Department for Environment and Water Coastal Manager Dr Murray Townsend said recently that the loss of sand at West Beach is significant compared to other metropolitan beaches, and new research has shown that it is greater than previously estimated.
“New approaches to address the issue in the long term have been outlined in a report recently completed by environmental consultants Danish Hydraulics Institute (DHI),” Dr Townsend said. “The report sets out new long term options for managing erosion at West Beach and these will be considered over the coming months.”
“The report makes it clear that even if current management activities are maintained, dune erosion will continue around West Beach and Henley Beach South, and progressively move north,” Dr Townsend added. “To begin to address the report’s findings and help West Beach, the immediate priority is to cart sand to replenish the eroding West Beach.”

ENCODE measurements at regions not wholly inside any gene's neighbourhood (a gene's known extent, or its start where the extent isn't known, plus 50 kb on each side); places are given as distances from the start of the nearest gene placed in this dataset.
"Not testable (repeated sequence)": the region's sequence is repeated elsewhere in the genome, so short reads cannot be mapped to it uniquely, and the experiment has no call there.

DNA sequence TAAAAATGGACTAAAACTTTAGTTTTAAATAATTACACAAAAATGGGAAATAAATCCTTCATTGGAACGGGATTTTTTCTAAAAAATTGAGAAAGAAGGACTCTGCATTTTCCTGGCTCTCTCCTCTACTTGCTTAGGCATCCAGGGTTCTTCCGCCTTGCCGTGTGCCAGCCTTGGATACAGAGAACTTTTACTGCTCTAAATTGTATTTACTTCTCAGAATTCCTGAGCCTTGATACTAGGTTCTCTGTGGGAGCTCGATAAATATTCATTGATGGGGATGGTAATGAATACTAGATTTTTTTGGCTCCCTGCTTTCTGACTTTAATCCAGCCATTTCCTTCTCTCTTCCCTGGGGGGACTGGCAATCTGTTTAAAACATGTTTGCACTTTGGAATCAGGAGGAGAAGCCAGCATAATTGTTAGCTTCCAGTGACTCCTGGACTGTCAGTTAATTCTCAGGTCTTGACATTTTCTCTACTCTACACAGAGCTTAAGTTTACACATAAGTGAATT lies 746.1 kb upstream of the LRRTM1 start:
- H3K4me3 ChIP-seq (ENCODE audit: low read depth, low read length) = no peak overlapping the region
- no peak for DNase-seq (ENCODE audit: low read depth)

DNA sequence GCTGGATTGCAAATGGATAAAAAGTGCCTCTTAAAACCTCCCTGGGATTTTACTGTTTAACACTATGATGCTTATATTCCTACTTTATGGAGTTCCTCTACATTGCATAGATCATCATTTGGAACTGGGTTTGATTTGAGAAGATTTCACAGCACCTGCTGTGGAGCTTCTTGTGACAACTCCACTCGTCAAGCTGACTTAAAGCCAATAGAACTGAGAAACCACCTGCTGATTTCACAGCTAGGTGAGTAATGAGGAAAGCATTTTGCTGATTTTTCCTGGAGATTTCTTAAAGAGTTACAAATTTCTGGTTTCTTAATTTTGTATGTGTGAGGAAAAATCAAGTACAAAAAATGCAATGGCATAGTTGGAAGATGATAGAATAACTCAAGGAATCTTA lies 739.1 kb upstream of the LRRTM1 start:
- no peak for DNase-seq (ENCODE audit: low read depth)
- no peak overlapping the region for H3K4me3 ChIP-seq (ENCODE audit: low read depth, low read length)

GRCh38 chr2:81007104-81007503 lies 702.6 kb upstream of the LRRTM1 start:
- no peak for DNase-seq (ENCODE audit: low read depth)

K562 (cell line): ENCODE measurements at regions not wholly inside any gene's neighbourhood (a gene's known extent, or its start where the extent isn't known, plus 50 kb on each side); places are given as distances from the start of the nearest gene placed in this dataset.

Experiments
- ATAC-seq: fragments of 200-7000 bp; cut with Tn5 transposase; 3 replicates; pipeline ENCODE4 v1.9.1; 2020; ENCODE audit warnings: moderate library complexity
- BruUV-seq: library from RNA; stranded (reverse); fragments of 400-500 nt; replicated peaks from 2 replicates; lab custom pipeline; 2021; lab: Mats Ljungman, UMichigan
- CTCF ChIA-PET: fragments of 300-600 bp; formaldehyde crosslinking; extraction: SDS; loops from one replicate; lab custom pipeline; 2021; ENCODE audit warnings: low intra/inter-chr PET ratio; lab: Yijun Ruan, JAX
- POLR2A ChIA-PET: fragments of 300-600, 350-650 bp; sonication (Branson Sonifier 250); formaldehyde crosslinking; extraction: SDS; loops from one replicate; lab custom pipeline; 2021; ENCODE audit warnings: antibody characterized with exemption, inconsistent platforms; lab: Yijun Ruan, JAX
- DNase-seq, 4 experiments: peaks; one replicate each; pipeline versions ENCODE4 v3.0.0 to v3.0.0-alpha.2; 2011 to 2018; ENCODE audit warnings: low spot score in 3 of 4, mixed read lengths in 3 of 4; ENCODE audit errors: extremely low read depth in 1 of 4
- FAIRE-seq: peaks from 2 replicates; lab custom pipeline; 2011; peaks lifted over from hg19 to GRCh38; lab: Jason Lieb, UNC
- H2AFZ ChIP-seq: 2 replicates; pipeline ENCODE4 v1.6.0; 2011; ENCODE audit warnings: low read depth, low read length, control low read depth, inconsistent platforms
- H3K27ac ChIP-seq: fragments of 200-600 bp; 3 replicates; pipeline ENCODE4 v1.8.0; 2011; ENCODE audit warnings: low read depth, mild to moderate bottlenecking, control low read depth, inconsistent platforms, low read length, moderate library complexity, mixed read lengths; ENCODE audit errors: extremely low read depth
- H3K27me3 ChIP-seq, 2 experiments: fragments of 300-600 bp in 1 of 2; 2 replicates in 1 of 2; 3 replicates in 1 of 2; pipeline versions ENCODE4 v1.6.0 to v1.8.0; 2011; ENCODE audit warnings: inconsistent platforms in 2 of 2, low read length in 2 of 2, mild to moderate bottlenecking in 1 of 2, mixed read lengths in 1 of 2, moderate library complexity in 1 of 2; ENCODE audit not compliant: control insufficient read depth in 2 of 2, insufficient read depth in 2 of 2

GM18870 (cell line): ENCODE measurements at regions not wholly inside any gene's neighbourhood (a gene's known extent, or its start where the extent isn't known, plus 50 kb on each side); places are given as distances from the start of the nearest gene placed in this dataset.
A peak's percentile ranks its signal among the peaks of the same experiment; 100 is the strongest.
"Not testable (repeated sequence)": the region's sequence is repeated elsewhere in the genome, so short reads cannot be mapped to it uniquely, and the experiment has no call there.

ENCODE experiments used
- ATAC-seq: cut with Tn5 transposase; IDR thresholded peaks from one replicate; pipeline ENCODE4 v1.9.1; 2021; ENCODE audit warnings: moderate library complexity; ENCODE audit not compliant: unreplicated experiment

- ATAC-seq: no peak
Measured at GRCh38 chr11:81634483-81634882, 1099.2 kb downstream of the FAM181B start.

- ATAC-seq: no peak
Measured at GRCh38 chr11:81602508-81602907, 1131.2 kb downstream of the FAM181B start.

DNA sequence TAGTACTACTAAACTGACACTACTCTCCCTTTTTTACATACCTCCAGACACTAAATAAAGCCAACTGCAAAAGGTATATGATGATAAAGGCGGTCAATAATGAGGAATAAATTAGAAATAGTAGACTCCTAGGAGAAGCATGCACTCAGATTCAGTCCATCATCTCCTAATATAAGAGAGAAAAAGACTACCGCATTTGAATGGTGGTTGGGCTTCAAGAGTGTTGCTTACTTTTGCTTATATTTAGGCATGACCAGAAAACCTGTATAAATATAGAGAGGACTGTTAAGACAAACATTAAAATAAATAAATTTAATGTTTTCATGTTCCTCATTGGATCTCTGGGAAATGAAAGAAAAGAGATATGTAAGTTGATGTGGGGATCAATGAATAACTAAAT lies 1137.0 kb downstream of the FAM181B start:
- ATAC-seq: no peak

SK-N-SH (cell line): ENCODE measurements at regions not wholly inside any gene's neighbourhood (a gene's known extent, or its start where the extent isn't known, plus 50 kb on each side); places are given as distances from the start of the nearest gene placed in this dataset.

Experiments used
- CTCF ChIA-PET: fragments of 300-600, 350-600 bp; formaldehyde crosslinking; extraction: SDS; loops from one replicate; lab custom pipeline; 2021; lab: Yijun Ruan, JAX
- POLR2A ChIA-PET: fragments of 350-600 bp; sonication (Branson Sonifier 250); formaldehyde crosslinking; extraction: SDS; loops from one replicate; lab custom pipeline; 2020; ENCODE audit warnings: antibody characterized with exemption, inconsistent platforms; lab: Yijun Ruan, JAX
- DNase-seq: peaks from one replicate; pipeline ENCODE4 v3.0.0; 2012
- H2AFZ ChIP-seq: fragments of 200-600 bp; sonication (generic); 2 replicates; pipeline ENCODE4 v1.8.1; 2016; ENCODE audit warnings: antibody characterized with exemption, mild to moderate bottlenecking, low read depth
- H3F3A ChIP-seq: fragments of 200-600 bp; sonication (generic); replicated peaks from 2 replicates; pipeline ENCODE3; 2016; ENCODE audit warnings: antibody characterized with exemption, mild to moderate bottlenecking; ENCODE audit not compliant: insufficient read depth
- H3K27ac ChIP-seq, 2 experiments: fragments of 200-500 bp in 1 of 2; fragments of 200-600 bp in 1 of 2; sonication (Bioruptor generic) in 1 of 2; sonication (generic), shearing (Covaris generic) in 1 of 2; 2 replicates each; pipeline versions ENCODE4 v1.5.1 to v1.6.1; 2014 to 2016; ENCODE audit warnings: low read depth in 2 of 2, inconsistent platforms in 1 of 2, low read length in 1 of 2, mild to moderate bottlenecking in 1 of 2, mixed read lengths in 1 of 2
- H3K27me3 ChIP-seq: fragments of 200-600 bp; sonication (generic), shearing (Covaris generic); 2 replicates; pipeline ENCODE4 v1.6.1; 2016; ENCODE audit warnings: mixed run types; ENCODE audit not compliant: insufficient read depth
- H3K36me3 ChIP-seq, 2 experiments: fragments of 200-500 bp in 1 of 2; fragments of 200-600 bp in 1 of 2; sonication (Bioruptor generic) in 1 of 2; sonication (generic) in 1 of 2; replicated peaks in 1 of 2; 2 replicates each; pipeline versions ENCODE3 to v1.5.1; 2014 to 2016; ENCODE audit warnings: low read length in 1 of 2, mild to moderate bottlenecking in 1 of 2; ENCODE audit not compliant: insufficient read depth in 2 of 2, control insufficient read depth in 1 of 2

An additional $1 million will be invested by the SA Government over two years to replenish the West Beach dunes, with around 40,000 to 50,000 cubic meters of sand to be carted from the Semaphore South breakwater each year.
This annual beach replenishment program, starting Monday, 15 October 2018, is being delivered through the state government’s $5.2 million “New Life for our Coastal Environment” program.
“For the long term, we will be looking at the best way to get sand to West Beach from areas where sand is accumulating, and also from external sources,” Dr Townsend said. “The approach that is adopted will need to best meet the community’s needs and balance environmental, recreational, practical and financial considerations.”
The SA Government has also allocated $1 million into research and development to find the best ways to manage beach replenishment in the future and tackle other issues such as the impact that damaging sediment and pollutants from stormwater runoff have on our oceans and marine life.